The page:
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Pier to Beam shims

4271 Views 6 Replies 6 Participants Last post by  Gary in WA
I have about an inch to make up between three newly adjusted brick piers and a 3-2x10 Beam. I know that the shim material is supposed to be non compressive and I am looking at a few metal options. It would be easier and cheaper to use wood and I have some scrap oak that would fit perfect. Are hardwoods considered non compressive if loaded along the grain? I need to make sure it's right before the building inspector stops by. Thanks for any advice .
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I would use metal. Or possibly even plastic...such as a piece of trex decking to build most of the ace and then metal. Ron
That's a great idea. Trex should do the job!
You might get better results with a non-shrink grout. Just make sure you put some sort of moisture and insect barrier between the grout and the wood.
Thin trex material is friable. Don't use it to support a load. Metal shims are best. Box stores: plumbing, electrical, and lumber hangers have thin metal plates and infinitely adjustable.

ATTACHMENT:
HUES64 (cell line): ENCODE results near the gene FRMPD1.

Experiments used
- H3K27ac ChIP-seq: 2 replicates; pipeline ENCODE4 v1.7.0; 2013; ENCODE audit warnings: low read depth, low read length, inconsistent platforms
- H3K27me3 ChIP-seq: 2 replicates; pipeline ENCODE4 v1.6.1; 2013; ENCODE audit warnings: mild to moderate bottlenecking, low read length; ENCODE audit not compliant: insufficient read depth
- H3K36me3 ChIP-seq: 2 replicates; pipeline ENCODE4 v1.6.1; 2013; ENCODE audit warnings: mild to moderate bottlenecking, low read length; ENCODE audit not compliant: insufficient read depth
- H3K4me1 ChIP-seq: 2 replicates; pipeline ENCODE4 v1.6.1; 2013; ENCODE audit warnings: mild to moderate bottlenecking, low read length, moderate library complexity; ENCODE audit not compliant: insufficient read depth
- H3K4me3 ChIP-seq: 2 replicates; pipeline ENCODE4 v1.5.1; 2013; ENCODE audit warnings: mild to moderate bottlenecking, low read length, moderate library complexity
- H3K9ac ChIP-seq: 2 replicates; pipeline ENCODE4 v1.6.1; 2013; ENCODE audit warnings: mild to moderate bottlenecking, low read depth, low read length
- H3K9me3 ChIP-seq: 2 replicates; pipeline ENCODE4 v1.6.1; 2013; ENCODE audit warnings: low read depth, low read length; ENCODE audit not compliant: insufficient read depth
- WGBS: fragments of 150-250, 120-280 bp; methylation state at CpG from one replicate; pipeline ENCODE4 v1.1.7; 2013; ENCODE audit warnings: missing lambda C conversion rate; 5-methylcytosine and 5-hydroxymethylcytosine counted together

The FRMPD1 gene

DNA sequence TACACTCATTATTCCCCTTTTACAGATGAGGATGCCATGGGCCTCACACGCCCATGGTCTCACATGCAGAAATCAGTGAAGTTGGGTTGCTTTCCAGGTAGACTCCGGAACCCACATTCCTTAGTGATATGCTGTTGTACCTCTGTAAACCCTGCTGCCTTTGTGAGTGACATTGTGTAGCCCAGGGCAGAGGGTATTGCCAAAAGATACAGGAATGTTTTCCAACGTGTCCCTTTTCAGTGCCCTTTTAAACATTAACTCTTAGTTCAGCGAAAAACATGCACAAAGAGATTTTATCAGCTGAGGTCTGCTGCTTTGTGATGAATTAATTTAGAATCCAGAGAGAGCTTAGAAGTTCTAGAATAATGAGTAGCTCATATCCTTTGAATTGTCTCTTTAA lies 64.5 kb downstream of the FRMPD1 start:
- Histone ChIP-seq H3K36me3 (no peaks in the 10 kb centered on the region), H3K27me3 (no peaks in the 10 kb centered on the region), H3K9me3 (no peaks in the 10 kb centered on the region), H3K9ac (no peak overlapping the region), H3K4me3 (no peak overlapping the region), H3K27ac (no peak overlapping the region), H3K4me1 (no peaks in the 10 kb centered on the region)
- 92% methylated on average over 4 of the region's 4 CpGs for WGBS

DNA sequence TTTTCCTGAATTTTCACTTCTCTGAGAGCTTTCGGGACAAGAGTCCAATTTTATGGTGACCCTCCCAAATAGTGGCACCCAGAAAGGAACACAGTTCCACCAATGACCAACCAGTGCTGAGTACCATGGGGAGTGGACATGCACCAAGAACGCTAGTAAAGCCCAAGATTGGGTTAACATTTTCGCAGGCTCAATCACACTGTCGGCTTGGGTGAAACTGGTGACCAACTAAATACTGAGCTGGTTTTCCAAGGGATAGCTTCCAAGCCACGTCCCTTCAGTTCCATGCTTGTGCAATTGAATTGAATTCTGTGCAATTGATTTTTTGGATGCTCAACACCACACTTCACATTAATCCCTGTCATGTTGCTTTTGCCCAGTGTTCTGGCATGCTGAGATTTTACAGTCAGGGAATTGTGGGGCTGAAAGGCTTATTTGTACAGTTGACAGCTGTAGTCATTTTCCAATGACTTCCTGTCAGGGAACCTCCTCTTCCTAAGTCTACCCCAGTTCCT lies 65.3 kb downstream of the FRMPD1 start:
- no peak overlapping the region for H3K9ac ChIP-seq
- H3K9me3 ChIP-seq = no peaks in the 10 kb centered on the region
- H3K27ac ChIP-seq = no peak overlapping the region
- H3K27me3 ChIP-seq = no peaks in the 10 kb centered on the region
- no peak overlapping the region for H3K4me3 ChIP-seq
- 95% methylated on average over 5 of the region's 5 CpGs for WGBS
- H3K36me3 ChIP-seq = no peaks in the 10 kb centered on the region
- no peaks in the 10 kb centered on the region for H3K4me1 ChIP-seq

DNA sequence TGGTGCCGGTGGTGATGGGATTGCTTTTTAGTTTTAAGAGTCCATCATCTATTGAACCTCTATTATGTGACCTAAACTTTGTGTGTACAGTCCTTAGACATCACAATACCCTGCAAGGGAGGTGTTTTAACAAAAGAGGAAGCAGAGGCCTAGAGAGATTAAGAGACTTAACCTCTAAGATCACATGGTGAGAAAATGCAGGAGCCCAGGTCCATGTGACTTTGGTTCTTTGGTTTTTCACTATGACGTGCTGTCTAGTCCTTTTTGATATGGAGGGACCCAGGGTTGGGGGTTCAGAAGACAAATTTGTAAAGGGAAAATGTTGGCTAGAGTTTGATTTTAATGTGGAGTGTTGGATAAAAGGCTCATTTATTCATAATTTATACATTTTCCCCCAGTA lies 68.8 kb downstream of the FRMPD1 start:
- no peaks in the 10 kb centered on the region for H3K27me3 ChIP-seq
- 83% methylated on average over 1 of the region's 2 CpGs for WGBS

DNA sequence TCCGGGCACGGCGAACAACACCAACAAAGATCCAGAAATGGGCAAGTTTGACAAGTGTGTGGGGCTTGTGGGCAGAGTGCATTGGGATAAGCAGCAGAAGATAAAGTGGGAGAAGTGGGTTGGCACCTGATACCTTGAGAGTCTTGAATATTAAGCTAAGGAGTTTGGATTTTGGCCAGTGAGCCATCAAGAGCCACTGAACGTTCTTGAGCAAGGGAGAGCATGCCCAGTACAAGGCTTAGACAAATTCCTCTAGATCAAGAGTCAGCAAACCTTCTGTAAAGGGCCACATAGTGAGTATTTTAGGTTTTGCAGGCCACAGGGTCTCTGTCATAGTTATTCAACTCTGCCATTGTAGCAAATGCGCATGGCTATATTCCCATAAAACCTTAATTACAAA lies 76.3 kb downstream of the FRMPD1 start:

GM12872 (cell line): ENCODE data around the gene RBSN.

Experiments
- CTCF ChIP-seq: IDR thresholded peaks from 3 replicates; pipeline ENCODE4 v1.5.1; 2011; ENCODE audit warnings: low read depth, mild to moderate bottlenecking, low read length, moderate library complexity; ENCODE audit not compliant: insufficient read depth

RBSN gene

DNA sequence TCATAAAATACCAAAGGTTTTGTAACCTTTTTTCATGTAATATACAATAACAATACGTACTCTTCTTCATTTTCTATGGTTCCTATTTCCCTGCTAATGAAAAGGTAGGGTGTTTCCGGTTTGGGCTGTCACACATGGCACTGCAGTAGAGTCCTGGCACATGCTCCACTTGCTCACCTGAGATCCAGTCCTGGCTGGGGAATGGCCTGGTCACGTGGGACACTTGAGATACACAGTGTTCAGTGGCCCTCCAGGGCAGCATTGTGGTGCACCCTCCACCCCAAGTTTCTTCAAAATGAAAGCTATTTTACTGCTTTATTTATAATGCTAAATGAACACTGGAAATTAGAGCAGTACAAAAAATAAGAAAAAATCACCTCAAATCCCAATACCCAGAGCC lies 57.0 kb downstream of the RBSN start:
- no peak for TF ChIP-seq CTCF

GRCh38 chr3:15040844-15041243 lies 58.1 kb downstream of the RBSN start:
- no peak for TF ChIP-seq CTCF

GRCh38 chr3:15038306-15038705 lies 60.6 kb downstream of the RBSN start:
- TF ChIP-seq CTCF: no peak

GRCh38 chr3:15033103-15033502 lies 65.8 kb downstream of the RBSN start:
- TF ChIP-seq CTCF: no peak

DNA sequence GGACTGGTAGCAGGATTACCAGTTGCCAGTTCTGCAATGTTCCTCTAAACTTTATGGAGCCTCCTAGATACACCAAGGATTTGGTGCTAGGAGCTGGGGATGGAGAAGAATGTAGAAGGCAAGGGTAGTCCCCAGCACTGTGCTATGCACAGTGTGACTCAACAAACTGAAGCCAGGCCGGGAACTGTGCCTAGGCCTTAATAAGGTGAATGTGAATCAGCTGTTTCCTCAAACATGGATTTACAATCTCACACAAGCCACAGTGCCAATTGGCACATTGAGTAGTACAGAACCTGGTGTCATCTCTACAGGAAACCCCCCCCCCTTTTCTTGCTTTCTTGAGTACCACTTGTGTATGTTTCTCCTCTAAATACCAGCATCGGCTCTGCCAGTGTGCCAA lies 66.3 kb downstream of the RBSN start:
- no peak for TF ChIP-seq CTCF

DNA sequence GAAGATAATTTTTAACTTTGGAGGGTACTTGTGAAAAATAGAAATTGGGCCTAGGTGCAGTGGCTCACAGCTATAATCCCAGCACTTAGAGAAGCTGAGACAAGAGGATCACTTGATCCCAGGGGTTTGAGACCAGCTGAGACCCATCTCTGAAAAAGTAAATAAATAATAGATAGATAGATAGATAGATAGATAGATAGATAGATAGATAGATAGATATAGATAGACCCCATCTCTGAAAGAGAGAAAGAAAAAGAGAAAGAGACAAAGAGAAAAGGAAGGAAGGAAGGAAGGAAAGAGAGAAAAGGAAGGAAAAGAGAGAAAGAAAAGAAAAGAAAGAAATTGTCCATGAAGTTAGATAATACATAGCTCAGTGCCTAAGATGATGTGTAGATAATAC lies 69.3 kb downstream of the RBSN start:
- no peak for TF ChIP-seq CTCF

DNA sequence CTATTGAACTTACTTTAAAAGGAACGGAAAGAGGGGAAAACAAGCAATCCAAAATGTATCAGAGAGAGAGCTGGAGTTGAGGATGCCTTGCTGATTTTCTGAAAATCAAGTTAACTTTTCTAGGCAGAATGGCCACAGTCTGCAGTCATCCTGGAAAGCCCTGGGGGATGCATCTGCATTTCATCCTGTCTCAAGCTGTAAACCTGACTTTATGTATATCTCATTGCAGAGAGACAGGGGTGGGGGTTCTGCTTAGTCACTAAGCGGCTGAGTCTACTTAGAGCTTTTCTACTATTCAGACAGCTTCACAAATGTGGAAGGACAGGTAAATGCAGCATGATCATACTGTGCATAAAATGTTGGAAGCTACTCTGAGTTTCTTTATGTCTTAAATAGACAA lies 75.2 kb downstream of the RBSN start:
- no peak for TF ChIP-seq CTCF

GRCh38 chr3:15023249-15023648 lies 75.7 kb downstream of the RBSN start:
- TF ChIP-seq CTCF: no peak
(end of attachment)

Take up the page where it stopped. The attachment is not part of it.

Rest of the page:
pressure treated plywood as long as you dont exceed it limits.
Welcome to the forums!

Plywood is compressible and will absorb water/moisture, as will Trex with 50% wood dough (also molds/rots). I second the grout/vb as you will then meet code minimums- BUT, always good to check with local AHJ; eg.-"
Shims for floor joist or girders shall be of hardwood or steel
plates. Shim width shall not be
less than girder width." from;\AH.pdf

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